ANKARA, Turkey (AP) — A prominent Turkish military analyst and opposition politician went on trial on Wednesday, accused of engaging in political and military espionage for allegedly selling state secrets to foreign diplomats.
In the first hearing of the trial against Metin Gurcan, the court ruled to hold the trial behind closed doors on grounds that some of the accusations leveled against him fell within “the scope of state secrets,” the state-run Anadolu Agency reported. Journalists and spectators were asked to leave the courtroom.
Gurcan, 46, faces life imprisonment if found guilty of the charges of obtaining and disclosing state secrets for the purpose of political or military espionage. He has denied the accusations against him.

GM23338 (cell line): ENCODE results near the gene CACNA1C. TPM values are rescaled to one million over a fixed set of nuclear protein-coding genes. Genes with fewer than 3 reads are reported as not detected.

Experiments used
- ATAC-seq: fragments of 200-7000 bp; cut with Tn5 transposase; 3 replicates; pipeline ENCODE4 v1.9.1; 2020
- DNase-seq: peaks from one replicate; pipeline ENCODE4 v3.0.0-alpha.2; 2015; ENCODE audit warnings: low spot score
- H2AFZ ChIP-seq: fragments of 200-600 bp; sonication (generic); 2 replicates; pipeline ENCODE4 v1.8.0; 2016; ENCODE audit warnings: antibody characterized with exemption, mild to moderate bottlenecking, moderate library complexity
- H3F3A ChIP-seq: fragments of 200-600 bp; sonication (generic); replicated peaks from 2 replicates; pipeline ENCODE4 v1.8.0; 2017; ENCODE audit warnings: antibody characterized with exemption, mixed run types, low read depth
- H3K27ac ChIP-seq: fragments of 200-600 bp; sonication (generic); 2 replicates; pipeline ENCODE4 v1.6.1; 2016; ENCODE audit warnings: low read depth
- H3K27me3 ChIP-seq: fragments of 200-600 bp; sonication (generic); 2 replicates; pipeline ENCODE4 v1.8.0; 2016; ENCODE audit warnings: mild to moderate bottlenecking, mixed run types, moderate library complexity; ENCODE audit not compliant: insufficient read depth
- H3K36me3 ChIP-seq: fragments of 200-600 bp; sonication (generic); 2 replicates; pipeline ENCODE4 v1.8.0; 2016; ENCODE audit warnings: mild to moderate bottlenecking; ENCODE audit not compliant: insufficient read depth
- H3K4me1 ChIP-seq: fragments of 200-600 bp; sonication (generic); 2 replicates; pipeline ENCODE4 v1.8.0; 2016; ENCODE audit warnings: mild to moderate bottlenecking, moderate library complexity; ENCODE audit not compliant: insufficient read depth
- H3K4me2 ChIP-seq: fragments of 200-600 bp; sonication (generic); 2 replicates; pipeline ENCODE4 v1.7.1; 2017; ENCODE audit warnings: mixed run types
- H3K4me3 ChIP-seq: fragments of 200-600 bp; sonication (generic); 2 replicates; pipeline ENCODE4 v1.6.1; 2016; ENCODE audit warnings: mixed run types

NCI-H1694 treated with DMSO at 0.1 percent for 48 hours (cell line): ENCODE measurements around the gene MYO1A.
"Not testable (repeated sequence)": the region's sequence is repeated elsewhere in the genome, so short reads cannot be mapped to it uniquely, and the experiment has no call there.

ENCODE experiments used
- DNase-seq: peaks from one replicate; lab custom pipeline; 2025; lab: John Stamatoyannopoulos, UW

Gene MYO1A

Gurcan is a retired army officer and founding member of the opposition Democracy and Progress Party, or DEVA, which is led by former deputy prime minister Ali Babacan. He also wrote about military issues for the online news website, Al-Monitor.
He was detained in his apartment in Istanbul on Nov. 29.
Babacan has defended Gurcan, saying the analyst had no means of accessing confidential information and insisting that his analyses consisted of information compiled from open sources.